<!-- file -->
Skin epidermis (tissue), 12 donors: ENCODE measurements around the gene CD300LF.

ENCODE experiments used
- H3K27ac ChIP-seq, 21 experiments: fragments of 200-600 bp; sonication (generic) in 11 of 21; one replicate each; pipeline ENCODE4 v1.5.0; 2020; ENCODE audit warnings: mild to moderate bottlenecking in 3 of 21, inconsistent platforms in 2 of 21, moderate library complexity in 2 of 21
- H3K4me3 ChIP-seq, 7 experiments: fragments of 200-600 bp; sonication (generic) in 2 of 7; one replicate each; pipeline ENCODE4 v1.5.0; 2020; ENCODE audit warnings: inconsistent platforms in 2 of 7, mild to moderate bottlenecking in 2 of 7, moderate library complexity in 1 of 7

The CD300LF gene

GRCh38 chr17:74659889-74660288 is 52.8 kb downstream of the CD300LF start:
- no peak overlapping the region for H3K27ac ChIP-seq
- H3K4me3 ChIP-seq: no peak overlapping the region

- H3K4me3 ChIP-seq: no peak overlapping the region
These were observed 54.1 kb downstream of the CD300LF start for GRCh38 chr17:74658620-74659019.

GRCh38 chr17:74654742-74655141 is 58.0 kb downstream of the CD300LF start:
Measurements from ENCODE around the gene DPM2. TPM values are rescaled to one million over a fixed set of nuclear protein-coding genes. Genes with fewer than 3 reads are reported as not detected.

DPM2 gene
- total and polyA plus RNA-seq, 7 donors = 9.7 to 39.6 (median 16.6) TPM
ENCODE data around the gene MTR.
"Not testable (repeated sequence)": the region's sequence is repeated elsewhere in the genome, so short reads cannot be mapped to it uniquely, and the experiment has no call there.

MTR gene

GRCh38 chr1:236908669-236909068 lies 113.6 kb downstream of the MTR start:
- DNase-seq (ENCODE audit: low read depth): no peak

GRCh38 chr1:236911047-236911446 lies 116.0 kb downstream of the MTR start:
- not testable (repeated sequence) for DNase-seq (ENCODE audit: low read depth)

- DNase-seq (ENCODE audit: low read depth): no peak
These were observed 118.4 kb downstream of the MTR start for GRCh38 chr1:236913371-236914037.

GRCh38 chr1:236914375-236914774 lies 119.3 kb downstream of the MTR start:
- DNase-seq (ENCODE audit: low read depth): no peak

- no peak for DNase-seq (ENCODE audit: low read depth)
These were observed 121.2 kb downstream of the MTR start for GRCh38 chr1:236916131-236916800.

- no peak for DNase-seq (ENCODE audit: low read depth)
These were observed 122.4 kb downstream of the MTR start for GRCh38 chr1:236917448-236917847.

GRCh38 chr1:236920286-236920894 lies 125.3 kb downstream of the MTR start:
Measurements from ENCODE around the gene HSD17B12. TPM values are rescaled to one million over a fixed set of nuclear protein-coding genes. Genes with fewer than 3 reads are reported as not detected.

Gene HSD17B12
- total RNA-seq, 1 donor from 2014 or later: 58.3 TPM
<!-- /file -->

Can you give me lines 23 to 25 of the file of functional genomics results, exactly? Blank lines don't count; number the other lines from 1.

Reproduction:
These were observed 118.4 kb downstream of the MTR start for GRCh38 chr1:236913371-236914037.

GRCh38 chr1:236914375-236914774 lies 119.3 kb downstream of the MTR start:
- DNase-seq (ENCODE audit: low read depth): no peak